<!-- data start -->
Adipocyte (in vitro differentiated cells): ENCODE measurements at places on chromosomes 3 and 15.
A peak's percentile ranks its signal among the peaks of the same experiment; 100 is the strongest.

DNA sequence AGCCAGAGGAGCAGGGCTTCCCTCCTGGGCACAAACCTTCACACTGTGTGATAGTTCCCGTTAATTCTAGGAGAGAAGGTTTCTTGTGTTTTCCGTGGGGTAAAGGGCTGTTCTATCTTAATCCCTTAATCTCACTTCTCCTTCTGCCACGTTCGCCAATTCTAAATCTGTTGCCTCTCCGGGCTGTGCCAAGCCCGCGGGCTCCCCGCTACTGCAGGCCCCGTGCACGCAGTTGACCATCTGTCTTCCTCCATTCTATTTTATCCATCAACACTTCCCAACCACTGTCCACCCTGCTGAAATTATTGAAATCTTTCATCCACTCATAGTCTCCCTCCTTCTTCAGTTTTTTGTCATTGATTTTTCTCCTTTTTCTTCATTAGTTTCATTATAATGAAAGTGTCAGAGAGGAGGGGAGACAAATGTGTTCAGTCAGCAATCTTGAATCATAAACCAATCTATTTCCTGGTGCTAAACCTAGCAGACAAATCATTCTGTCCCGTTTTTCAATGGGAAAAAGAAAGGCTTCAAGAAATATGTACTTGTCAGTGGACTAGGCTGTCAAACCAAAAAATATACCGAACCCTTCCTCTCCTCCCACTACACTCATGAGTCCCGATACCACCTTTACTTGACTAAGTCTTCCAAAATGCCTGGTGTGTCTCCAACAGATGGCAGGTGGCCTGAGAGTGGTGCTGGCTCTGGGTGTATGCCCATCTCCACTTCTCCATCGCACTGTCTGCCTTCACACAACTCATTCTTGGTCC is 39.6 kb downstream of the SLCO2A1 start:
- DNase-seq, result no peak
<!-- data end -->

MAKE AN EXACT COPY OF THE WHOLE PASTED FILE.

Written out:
Adipocyte (in vitro differentiated cells): ENCODE measurements at places on chromosomes 3 and 15.
A peak's percentile ranks its signal among the peaks of the same experiment; 100 is the strongest.

DNA sequence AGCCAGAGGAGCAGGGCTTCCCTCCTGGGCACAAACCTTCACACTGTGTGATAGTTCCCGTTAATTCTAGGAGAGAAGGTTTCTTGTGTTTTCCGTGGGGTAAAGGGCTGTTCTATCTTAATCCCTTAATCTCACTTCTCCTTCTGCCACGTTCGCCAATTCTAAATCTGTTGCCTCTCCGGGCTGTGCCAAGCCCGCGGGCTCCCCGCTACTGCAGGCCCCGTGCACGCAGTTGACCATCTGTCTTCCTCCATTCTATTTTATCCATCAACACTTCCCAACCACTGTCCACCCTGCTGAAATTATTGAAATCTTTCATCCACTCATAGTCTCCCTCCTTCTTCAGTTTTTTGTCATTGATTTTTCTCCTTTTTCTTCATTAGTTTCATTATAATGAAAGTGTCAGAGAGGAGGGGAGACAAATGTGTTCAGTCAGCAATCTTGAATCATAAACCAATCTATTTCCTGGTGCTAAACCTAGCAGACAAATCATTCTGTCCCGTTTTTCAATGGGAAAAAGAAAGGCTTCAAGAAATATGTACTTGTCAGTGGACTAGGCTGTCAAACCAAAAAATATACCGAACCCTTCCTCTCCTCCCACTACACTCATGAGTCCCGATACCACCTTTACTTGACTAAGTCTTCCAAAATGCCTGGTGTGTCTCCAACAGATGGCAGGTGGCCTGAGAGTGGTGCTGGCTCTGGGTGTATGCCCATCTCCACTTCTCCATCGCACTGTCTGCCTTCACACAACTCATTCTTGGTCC is 39.6 kb downstream of the SLCO2A1 start:
- DNase-seq, result no peak